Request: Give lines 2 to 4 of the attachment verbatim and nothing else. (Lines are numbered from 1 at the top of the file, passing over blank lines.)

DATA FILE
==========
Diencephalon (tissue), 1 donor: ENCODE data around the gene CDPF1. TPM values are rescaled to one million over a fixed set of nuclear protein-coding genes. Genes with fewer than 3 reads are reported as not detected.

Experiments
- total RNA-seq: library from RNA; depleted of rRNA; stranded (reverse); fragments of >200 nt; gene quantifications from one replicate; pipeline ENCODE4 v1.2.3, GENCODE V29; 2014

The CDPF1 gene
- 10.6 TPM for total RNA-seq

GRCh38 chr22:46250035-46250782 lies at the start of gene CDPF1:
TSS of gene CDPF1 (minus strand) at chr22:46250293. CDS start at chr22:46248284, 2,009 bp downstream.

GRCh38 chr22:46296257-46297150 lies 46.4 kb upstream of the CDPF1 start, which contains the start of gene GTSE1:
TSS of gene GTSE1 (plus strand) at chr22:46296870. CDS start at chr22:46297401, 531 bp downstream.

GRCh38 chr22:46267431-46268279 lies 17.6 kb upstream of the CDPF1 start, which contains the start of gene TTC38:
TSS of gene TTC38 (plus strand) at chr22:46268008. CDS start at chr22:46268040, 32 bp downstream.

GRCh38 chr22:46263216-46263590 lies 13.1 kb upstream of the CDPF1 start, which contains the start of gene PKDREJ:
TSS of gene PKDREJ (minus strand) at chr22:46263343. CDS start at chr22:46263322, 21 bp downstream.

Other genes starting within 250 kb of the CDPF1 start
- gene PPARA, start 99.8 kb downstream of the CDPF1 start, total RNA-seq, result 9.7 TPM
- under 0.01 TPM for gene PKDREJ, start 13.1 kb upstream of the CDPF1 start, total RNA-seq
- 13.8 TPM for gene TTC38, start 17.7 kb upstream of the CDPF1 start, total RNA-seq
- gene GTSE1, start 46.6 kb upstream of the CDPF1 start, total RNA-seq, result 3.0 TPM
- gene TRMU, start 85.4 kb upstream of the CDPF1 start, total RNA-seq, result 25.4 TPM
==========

Experiments
- total RNA-seq: library from RNA; depleted of rRNA; stranded (reverse); fragments of >200 nt; gene quantifications from one replicate; pipeline ENCODE4 v1.2.3, GENCODE V29; 2014

The CDPF1 gene